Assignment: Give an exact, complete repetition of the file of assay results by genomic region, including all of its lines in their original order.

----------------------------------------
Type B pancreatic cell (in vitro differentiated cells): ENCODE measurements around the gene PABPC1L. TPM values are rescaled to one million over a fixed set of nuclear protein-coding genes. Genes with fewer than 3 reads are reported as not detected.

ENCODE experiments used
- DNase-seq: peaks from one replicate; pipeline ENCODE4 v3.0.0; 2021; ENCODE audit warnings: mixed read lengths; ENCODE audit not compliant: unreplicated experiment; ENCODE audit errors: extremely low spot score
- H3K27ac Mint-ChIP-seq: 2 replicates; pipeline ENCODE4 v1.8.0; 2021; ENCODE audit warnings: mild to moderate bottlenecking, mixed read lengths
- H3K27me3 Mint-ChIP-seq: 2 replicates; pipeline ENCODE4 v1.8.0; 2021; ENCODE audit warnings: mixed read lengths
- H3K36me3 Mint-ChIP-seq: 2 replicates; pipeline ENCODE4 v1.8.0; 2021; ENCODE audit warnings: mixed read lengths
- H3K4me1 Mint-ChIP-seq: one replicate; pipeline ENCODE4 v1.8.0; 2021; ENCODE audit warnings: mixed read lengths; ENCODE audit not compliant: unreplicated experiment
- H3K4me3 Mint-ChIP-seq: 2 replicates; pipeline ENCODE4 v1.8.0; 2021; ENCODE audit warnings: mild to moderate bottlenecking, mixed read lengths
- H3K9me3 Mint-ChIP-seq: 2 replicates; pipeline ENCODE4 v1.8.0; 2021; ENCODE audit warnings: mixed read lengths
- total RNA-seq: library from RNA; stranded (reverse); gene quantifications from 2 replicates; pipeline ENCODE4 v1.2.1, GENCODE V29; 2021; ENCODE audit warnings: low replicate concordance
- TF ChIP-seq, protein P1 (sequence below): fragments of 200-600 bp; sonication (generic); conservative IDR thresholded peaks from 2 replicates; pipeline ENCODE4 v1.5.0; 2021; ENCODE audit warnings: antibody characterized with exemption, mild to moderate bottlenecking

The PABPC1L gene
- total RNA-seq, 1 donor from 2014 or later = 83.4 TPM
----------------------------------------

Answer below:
Type B pancreatic cell (in vitro differentiated cells): ENCODE measurements around the gene PABPC1L. TPM values are rescaled to one million over a fixed set of nuclear protein-coding genes. Genes with fewer than 3 reads are reported as not detected.

ENCODE experiments used
- DNase-seq: peaks from one replicate; pipeline ENCODE4 v3.0.0; 2021; ENCODE audit warnings: mixed read lengths; ENCODE audit not compliant: unreplicated experiment; ENCODE audit errors: extremely low spot score
- H3K27ac Mint-ChIP-seq: 2 replicates; pipeline ENCODE4 v1.8.0; 2021; ENCODE audit warnings: mild to moderate bottlenecking, mixed read lengths
- H3K27me3 Mint-ChIP-seq: 2 replicates; pipeline ENCODE4 v1.8.0; 2021; ENCODE audit warnings: mixed read lengths
- H3K36me3 Mint-ChIP-seq: 2 replicates; pipeline ENCODE4 v1.8.0; 2021; ENCODE audit warnings: mixed read lengths
- H3K4me1 Mint-ChIP-seq: one replicate; pipeline ENCODE4 v1.8.0; 2021; ENCODE audit warnings: mixed read lengths; ENCODE audit not compliant: unreplicated experiment
- H3K4me3 Mint-ChIP-seq: 2 replicates; pipeline ENCODE4 v1.8.0; 2021; ENCODE audit warnings: mild to moderate bottlenecking, mixed read lengths
- H3K9me3 Mint-ChIP-seq: 2 replicates; pipeline ENCODE4 v1.8.0; 2021; ENCODE audit warnings: mixed read lengths
- total RNA-seq: library from RNA; stranded (reverse); gene quantifications from 2 replicates; pipeline ENCODE4 v1.2.1, GENCODE V29; 2021; ENCODE audit warnings: low replicate concordance
- TF ChIP-seq, protein P1 (sequence below): fragments of 200-600 bp; sonication (generic); conservative IDR thresholded peaks from 2 replicates; pipeline ENCODE4 v1.5.0; 2021; ENCODE audit warnings: antibody characterized with exemption, mild to moderate bottlenecking

The PABPC1L gene
- total RNA-seq, 1 donor from 2014 or later = 83.4 TPM